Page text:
Japan firm launches real-time telephone translation

The application will give two-way voice and text readouts for several languages
A Model displays NTT Docomo's new smartphone. Japan's biggest mobile operator has said it will launch a translation service that lets people chat over the telephone in several different languages.

Japan's biggest mobile operator said Monday it will launch a translation service that lets people chat over the telephone in several different languages.

The application for subscribers will give two-way voice and text readouts of conversations between Japanese speakers and those talking in English, Chinese or Korean with a several-second delay, the firm said.

"Hanashite Honyaku" will be a free application that can be used on smartphones and with the Android operating system, DoCoMo said.

Customers will also be able to call landlines using the service, it said, adding that voice-to-text readouts will soon be available in French, German, Indonesian, Italian, Portuguese, Spanish and Thai.

"We hope that with this application, our subscribers will be able to widen the range of their communication," a company spokeswoman said.

However, she conceded the service does not offer perfect translations and has trouble deciphering some dialects.

DoCoMo also said it has launched a separate service that lets users translate menus and signage using the smartphone camera.


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(c) 2012 AFP

Citation: Japan firm launches real-time telephone translation (2012, October 22) retrieved 16 September 2019 from https://phys.org/news/2012-10-japan-firm-real-time.html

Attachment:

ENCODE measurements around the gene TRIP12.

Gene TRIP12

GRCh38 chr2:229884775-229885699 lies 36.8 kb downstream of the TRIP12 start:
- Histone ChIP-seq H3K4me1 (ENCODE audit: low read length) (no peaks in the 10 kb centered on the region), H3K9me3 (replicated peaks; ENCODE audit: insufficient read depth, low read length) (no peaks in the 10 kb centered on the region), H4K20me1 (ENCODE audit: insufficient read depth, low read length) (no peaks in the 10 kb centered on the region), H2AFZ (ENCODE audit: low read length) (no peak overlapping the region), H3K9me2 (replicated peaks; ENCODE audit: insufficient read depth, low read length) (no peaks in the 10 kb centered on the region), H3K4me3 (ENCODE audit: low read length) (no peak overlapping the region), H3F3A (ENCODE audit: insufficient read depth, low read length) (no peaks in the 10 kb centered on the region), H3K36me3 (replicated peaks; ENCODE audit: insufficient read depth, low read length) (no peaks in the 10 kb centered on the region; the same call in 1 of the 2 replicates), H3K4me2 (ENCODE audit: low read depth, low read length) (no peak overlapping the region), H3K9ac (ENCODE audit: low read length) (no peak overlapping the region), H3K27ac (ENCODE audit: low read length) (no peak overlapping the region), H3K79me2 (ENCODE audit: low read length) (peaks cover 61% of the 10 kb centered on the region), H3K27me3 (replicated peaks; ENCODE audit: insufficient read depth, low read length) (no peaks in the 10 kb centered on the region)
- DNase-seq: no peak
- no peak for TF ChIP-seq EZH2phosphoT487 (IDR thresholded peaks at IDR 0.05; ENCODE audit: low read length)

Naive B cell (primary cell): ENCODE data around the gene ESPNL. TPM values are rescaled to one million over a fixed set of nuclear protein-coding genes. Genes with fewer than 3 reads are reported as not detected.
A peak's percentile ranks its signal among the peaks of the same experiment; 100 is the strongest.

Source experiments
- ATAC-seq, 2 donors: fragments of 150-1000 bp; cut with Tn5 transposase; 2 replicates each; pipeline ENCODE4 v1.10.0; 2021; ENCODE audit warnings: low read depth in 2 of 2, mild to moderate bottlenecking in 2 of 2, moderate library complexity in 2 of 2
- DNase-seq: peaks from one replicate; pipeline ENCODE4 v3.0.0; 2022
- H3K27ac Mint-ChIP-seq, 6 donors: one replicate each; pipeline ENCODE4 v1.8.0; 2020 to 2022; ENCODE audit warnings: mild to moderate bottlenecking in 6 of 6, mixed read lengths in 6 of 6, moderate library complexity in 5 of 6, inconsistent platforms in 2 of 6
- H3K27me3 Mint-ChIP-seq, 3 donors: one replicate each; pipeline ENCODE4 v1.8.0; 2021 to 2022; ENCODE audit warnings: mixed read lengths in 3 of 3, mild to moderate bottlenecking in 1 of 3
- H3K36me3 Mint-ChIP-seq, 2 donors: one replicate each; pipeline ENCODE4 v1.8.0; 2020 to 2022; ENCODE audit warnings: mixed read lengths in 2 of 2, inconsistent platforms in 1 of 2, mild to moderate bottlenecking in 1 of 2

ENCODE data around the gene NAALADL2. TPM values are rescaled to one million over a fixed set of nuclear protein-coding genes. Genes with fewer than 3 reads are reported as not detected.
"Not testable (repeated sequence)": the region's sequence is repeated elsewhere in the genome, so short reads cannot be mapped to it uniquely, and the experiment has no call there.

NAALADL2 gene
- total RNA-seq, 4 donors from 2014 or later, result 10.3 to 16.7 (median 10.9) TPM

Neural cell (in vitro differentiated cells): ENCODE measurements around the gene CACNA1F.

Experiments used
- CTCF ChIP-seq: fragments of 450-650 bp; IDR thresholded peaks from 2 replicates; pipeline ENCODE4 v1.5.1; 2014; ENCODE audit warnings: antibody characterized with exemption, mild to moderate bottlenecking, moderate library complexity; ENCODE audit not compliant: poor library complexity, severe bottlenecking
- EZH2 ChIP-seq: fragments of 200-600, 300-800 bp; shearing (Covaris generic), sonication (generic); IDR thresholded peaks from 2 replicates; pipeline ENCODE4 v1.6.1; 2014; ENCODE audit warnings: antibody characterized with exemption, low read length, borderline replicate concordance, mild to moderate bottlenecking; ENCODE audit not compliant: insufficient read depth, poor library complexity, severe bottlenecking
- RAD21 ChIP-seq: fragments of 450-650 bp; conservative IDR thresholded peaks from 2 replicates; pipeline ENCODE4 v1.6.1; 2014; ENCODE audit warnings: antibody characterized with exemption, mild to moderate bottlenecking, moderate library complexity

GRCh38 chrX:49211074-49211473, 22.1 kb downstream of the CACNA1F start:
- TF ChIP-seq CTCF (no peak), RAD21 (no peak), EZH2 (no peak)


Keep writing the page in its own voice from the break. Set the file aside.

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Oct 22, 2012
Another bit of science fiction coming true. In the words of my kids, "this is epic".

Oct 22, 2012
You've got to start small. One of my side-jobs at uni (back in 1998 or thereabouts) was to transcribe newscasts for language recognition software. The aim was to build up a vocabulary for just such an system but with very limited scope (businesspeople conversing by phone about meetings and such, where one side spoke german and the other side spoke english).

From a CS standpoint it worked pretty well (86% correct recognition and translation rate at the time I was there) but from a usability standpoint 86% isn't enough. And those last few percent are really where it's at.

If they did get this to work to the point where it's really useable then big kudos to them!

Oct 23, 2012
Awesome in theory, but I wonder how accurate the service is. In order to trust it, I'd have to be fluent in the language myself. I'd hate for something to be misinterpreted, especially since the program isnt able to comprehend context.

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